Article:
Albert I Melamed, Matt Keyes, Chris Bavota, Lee Paula Springer, Heston Horwin (executive) for Postal Code Films, Red Clay Pictures
directed by Lee Paula Springer, Chris Bavota
starring Heston Horwin, Jillian Harris, Matt Keyes, Kristina Sandev, Leyda Aleyli, Dave Campbell
written by Lee Paula Springer, Chris Bavota, music by Tusk & Bruiser, Julien Verschooris
Available on DVD !
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One night while she's at work bartending, Becca (Jillian Harris)
receives a call from her brother Richard (Heston Horwin) who urges her to
come over, now. Becca isn't too happy about following the whims of
her brother and his often crazy ideas, but she's just too loving a sister
not to come - and she finds him dead, hanged in his closet. But just when
this realization and the shock that comes with it kick in Richard walks in
alive. Now he tells her he for some reason cannot die, and to prove that
he shows her some other corpses, all himself, but dead, and apparently he
has a vagina-like opening in his bedroom where he's reborn (in his
present, adult state) every damn time he dies - which sounds like a handy
thing, but Richard actually really wants to kill himself. Anyways, the
more pressing problem at the moment is, an annoyed neighbour from
downstairs, Matt (Matt Keyes) is sending the superintendent round in the
morning, and there are 4 dead bodies in the apartment, and he's bound to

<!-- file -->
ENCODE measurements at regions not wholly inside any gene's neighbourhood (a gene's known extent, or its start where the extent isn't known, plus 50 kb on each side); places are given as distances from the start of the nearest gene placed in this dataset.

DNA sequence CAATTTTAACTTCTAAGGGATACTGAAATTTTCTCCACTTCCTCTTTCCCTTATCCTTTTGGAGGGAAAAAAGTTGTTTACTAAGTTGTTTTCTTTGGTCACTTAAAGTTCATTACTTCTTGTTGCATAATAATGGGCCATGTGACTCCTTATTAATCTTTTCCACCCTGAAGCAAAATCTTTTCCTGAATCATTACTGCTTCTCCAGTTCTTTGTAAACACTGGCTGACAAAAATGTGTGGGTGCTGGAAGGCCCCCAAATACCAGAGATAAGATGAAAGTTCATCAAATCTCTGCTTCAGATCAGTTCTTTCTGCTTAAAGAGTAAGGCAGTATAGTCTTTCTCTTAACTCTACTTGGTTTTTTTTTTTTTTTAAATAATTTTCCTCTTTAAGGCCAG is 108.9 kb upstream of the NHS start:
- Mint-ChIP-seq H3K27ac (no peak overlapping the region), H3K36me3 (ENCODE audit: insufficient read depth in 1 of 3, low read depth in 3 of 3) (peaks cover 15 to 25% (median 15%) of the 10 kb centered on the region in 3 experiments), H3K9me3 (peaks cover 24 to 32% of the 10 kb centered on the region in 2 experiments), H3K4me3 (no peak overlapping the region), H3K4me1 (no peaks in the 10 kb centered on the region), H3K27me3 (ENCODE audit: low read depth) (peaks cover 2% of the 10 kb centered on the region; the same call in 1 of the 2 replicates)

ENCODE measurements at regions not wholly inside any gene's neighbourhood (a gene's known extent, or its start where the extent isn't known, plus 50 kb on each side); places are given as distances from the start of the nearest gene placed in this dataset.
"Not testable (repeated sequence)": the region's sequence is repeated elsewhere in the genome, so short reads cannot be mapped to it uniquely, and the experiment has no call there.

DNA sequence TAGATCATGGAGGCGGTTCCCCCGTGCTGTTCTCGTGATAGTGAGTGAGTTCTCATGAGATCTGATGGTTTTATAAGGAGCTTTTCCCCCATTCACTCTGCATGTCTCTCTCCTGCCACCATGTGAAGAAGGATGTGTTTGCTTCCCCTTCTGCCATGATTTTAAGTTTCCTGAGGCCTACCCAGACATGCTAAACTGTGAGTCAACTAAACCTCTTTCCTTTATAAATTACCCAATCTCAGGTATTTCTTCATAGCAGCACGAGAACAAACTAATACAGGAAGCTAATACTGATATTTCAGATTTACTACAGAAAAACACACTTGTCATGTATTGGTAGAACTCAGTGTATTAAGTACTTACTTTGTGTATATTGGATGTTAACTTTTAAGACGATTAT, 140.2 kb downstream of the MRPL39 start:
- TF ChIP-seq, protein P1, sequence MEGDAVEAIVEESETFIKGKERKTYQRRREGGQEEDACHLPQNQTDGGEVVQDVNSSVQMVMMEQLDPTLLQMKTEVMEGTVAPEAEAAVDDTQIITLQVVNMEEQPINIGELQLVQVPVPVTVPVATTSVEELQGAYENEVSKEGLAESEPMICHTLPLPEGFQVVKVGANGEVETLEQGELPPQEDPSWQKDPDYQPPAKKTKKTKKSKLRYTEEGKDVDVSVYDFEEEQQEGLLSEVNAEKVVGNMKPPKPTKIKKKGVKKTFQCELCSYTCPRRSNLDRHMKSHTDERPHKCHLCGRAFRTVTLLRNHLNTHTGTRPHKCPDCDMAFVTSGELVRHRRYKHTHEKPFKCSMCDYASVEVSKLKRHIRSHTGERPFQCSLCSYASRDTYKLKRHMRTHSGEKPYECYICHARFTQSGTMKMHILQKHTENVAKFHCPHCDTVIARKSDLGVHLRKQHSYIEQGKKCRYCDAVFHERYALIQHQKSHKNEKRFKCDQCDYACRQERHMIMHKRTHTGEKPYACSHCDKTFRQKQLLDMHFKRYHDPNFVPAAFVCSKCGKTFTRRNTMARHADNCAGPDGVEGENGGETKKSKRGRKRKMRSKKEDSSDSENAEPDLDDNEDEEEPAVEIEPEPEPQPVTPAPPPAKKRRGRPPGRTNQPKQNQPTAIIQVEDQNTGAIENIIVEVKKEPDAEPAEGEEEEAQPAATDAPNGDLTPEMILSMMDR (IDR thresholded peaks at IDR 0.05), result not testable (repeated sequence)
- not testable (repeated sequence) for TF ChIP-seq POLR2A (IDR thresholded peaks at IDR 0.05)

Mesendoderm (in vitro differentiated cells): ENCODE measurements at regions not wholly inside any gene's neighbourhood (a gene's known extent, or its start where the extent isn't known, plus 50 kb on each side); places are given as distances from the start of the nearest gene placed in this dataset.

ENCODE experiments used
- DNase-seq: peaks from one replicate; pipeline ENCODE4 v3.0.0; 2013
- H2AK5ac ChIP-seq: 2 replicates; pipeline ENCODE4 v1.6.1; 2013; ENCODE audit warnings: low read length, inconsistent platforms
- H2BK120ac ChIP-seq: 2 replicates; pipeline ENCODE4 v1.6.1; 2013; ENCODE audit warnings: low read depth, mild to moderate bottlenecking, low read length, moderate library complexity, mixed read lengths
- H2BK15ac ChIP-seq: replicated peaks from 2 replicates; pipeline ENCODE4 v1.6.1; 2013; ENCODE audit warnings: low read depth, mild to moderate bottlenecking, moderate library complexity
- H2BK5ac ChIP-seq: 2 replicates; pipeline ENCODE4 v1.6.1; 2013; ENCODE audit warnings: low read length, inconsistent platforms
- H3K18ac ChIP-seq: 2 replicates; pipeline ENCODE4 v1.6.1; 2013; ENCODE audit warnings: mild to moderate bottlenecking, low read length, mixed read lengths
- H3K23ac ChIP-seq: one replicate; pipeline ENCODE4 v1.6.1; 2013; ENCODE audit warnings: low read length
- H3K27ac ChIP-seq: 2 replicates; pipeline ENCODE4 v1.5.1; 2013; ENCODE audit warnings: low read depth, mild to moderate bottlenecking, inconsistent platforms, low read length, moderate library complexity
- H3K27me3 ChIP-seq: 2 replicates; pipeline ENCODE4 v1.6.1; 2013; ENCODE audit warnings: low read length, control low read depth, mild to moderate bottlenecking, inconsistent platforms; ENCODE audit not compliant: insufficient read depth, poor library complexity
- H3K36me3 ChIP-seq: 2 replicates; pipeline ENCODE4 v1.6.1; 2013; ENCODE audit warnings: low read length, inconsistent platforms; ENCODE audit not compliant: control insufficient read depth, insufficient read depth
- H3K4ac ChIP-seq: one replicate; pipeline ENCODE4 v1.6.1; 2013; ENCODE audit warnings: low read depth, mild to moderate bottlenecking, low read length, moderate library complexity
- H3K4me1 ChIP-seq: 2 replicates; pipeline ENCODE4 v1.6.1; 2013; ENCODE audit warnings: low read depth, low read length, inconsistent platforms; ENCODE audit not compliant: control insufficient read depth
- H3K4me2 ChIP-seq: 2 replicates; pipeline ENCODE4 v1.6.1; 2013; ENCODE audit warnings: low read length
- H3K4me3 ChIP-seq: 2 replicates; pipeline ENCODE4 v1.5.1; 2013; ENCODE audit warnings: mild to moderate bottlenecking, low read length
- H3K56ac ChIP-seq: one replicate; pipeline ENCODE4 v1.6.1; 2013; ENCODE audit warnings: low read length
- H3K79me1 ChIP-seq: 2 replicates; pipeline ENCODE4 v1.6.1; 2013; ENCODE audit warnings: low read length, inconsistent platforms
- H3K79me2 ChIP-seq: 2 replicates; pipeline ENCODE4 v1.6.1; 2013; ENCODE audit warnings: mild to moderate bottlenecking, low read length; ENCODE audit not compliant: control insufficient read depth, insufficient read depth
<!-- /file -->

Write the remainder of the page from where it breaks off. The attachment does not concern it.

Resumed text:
get the wrong idea. Now Richard isn't very practical, so Becca saws the
dead Richards to pieces to dispose of them in the garbage. However, things
really come to a head when Matt comes up to complain, accidently dies, is
reanimated - but also an incomplete version of him that turns out to be a
monster is reborn, and Becca finds another corpse that's actually ...
herself. Now it seems things really can't get any worse - but actually,
they can ...
Not so much in style but in story, Dead Dicks
is a throwback to a certain brand of indie grindhouse flicks from
yesteryear that had an anything-goes quality to them on one hand, but
coupled with a tendency towards surrealism and the macabre, and a
narrative that beneath all it's layers of weirdness is actually pretty
thoughtful and driven by dark humour that might turn towards bleak drama
at any time. On a directorial level, this movie pretty much mirrors that
approach by not going completely over-the-top but keeping its story
grounded enough to be relatable despite all the weirdness, and likewise
the actors all give very down-to-earth performances to make this in a very
unique yet oddly enjoyable piece of "what the fuck?!"